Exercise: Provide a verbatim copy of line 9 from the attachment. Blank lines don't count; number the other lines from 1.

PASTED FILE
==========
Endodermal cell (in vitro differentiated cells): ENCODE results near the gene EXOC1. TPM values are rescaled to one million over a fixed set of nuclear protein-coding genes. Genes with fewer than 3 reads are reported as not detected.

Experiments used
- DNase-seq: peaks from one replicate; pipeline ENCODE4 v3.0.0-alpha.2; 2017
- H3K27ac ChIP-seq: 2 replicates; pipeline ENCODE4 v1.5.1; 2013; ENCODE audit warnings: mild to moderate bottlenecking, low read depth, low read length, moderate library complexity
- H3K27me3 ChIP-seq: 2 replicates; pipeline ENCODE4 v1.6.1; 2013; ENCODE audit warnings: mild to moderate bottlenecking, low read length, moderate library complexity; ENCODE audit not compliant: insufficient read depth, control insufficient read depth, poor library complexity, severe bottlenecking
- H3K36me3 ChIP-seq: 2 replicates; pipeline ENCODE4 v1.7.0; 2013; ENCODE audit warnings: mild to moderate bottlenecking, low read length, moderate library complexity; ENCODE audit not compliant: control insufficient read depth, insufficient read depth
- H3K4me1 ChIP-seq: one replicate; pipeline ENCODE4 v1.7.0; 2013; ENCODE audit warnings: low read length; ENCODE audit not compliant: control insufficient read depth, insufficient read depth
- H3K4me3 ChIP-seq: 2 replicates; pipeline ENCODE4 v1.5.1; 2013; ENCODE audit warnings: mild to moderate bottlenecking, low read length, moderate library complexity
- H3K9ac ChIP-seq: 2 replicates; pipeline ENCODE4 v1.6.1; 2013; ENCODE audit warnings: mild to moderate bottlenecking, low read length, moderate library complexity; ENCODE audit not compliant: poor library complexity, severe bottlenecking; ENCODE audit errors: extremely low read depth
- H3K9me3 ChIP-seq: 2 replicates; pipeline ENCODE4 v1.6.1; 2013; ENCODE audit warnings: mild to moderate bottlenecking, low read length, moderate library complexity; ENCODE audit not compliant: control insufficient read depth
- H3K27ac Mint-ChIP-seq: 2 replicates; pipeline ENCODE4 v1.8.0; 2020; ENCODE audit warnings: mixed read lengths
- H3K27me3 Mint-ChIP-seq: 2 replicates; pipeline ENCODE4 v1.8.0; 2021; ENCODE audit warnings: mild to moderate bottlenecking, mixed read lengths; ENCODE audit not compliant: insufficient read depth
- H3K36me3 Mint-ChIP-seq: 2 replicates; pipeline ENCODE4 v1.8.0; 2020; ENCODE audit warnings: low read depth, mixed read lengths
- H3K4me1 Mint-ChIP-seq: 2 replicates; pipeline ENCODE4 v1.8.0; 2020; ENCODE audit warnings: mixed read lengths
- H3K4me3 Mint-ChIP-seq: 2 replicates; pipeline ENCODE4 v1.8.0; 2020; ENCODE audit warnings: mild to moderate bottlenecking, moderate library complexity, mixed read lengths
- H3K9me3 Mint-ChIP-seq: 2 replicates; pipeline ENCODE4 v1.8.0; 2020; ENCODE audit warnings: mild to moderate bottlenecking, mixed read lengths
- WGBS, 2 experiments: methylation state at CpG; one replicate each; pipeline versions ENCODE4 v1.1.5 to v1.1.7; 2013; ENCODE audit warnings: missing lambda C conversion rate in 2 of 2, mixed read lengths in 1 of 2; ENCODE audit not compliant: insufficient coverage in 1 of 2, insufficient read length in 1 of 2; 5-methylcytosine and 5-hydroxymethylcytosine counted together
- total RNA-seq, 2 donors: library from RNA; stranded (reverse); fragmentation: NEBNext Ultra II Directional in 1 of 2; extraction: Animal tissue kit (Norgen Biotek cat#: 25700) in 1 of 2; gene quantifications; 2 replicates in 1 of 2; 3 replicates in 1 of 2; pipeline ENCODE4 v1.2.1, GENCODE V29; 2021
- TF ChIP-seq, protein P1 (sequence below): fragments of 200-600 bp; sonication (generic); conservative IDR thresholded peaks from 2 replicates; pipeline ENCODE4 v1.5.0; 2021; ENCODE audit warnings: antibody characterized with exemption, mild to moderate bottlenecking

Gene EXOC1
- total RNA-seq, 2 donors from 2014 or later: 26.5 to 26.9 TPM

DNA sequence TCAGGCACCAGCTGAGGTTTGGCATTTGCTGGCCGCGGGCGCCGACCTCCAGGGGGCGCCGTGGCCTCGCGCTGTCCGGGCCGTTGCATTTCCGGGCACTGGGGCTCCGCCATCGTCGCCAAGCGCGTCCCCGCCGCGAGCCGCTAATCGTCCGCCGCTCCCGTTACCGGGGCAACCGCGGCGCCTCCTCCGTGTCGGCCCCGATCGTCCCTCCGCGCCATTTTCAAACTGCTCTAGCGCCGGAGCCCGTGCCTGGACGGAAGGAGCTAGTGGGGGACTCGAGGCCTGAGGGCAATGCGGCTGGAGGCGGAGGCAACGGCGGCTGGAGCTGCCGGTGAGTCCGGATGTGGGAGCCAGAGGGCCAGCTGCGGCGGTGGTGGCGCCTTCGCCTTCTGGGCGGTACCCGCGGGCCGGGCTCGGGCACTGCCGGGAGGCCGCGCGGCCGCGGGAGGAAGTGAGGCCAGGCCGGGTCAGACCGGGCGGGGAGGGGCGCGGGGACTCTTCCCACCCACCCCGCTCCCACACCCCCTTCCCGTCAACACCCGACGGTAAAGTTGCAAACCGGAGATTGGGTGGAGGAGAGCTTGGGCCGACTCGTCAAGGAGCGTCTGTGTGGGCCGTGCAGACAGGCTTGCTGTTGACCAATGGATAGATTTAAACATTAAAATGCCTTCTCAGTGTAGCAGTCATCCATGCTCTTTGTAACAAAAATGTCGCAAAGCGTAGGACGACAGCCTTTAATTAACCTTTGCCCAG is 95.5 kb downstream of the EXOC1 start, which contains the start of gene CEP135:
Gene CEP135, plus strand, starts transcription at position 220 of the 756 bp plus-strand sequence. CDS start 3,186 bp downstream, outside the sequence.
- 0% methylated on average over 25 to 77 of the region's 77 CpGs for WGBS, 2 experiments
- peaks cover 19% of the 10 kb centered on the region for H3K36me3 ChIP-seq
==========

- H3K9ac ChIP-seq: 2 replicates; pipeline ENCODE4 v1.6.1; 2013; ENCODE audit warnings: mild to moderate bottlenecking, low read length, moderate library complexity; ENCODE audit not compliant: poor library complexity, severe bottlenecking; ENCODE audit errors: extremely low read depth